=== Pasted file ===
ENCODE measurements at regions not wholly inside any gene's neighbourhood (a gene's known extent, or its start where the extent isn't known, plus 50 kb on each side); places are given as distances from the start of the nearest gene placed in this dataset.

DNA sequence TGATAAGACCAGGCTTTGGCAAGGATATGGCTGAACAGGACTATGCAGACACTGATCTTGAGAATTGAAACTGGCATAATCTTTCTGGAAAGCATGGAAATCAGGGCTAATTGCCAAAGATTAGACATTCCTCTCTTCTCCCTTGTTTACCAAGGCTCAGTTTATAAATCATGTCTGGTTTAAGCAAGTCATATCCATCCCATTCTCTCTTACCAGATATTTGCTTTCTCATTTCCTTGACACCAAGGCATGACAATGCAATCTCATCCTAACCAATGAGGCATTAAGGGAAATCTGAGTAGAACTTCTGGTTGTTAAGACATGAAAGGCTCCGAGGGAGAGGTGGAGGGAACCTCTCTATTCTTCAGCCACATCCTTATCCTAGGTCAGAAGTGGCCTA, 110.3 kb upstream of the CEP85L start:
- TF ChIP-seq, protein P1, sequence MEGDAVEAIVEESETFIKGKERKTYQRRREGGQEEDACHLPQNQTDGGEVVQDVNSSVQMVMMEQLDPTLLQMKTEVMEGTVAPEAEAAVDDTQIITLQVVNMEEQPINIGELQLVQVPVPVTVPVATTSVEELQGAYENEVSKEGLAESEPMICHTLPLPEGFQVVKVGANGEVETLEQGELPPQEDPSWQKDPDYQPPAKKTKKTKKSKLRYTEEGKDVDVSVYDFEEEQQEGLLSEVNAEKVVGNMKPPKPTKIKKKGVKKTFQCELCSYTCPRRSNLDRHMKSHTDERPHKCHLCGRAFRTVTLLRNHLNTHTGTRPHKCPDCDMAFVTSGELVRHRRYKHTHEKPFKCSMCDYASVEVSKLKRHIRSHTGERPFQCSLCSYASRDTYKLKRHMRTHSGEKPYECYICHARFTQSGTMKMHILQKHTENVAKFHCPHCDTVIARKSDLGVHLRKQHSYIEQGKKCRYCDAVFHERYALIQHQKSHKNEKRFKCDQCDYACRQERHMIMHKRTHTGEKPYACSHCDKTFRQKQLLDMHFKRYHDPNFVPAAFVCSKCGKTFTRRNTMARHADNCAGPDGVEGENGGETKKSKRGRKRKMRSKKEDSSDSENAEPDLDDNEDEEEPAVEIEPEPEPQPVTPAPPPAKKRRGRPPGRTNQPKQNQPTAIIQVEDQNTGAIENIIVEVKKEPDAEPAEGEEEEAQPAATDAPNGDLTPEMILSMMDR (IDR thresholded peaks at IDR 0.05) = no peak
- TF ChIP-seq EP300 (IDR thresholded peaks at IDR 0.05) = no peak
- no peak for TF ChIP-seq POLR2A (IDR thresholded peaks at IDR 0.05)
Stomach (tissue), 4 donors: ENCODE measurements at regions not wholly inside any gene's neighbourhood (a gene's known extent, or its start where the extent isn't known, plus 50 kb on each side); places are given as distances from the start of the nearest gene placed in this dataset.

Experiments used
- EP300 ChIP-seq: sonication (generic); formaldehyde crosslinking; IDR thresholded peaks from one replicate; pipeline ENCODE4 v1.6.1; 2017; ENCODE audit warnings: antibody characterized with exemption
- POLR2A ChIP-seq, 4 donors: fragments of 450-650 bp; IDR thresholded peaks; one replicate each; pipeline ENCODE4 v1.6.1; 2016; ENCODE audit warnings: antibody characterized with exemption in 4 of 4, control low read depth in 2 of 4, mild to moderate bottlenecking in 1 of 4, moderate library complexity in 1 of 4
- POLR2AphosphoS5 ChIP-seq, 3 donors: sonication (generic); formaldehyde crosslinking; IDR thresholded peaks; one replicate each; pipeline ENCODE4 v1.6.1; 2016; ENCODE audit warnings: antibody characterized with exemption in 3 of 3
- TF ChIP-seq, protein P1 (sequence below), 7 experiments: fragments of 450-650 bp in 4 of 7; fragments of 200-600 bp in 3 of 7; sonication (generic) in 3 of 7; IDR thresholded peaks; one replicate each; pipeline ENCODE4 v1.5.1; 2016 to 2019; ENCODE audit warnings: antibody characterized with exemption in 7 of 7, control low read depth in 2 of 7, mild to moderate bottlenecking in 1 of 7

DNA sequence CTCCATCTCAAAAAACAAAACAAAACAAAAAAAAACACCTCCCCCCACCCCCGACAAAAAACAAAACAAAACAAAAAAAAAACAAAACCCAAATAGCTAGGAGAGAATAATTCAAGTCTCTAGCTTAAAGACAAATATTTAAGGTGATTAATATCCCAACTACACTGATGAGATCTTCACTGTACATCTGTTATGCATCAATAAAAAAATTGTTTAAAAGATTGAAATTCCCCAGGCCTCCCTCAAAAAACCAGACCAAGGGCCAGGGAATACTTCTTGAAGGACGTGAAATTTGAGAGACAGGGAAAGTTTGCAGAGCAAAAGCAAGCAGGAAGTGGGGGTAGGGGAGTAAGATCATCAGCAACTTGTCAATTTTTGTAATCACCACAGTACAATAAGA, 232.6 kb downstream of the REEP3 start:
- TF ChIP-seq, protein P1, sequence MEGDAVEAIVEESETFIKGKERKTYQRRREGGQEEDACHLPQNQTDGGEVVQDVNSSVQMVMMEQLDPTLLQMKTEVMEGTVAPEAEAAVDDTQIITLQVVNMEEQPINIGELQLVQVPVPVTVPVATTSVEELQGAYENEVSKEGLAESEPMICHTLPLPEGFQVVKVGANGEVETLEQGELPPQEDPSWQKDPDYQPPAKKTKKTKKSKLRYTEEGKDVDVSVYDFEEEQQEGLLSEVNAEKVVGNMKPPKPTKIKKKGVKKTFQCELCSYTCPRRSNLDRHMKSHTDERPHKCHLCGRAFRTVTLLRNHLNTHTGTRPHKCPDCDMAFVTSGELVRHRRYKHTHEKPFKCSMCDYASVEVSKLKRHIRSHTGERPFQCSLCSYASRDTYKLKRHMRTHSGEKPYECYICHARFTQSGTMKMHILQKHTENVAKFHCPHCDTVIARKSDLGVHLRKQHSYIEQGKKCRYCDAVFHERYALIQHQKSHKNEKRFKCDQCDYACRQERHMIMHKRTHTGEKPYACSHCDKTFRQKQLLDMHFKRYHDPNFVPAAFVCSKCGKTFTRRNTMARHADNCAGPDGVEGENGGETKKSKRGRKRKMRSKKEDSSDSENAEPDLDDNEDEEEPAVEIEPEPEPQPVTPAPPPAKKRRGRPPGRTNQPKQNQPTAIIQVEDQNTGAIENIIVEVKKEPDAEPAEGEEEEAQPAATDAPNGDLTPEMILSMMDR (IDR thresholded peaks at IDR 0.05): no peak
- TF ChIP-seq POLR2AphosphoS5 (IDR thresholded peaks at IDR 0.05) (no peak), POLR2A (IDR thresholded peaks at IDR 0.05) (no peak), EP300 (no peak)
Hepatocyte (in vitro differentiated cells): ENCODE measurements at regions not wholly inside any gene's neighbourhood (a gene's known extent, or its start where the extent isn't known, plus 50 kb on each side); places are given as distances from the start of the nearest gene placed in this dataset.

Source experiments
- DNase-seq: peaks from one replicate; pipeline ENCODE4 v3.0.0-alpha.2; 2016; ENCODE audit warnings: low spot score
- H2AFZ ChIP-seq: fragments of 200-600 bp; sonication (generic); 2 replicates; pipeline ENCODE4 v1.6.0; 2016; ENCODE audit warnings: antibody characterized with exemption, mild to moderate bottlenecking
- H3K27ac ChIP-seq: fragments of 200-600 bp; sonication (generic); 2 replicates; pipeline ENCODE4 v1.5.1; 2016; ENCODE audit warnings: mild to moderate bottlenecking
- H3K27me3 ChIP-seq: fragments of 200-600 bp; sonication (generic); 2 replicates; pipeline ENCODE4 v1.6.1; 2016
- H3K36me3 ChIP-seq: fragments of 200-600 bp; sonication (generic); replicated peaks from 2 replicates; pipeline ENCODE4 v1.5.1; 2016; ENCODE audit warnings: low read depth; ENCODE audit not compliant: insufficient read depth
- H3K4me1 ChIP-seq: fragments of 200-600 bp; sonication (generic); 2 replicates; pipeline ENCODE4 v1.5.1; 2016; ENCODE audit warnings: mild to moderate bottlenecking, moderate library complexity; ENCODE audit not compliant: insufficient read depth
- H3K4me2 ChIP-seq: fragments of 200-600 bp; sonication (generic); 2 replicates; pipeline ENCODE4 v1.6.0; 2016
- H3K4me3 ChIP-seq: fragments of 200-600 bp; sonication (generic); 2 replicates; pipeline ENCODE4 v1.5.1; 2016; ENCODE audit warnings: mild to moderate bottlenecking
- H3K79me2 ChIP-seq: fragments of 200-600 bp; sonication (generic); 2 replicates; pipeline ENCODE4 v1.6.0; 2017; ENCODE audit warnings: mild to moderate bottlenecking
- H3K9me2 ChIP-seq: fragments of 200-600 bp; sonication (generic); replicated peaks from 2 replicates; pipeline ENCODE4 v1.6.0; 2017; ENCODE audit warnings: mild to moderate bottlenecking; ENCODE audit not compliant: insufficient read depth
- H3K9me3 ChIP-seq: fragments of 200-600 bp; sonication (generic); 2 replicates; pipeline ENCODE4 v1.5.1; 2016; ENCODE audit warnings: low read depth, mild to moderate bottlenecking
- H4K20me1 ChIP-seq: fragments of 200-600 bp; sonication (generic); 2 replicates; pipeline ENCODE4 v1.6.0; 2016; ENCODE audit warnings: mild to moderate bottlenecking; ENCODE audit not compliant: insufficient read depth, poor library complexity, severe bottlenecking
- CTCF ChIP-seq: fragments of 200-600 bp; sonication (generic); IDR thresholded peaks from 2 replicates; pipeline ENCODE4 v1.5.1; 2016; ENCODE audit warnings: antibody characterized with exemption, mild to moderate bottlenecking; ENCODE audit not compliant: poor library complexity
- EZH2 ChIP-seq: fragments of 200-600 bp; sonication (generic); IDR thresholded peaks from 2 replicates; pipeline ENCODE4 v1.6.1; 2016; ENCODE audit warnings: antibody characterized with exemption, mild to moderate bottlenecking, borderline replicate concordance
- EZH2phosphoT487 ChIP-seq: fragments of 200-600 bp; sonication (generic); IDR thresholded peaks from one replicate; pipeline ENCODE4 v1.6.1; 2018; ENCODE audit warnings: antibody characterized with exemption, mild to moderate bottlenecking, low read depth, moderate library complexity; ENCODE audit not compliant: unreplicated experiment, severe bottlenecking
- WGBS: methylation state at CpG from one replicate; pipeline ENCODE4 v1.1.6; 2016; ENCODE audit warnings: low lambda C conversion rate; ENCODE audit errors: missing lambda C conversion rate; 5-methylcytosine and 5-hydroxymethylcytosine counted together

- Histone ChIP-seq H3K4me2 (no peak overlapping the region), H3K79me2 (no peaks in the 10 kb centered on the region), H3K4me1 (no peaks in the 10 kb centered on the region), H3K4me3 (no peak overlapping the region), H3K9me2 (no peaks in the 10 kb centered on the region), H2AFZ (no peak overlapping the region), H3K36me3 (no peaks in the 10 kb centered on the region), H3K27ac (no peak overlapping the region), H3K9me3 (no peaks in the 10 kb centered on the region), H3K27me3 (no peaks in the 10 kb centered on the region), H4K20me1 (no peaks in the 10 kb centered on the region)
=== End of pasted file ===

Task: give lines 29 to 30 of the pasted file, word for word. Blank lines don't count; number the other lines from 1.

- CTCF ChIP-seq: fragments of 200-600 bp; sonication (generic); IDR thresholded peaks from 2 replicates; pipeline ENCODE4 v1.5.1; 2016; ENCODE audit warnings: antibody characterized with exemption, mild to moderate bottlenecking; ENCODE audit not compliant: poor library complexity
- EZH2 ChIP-seq: fragments of 200-600 bp; sonication (generic); IDR thresholded peaks from 2 replicates; pipeline ENCODE4 v1.6.1; 2016; ENCODE audit warnings: antibody characterized with exemption, mild to moderate bottlenecking, borderline replicate concordance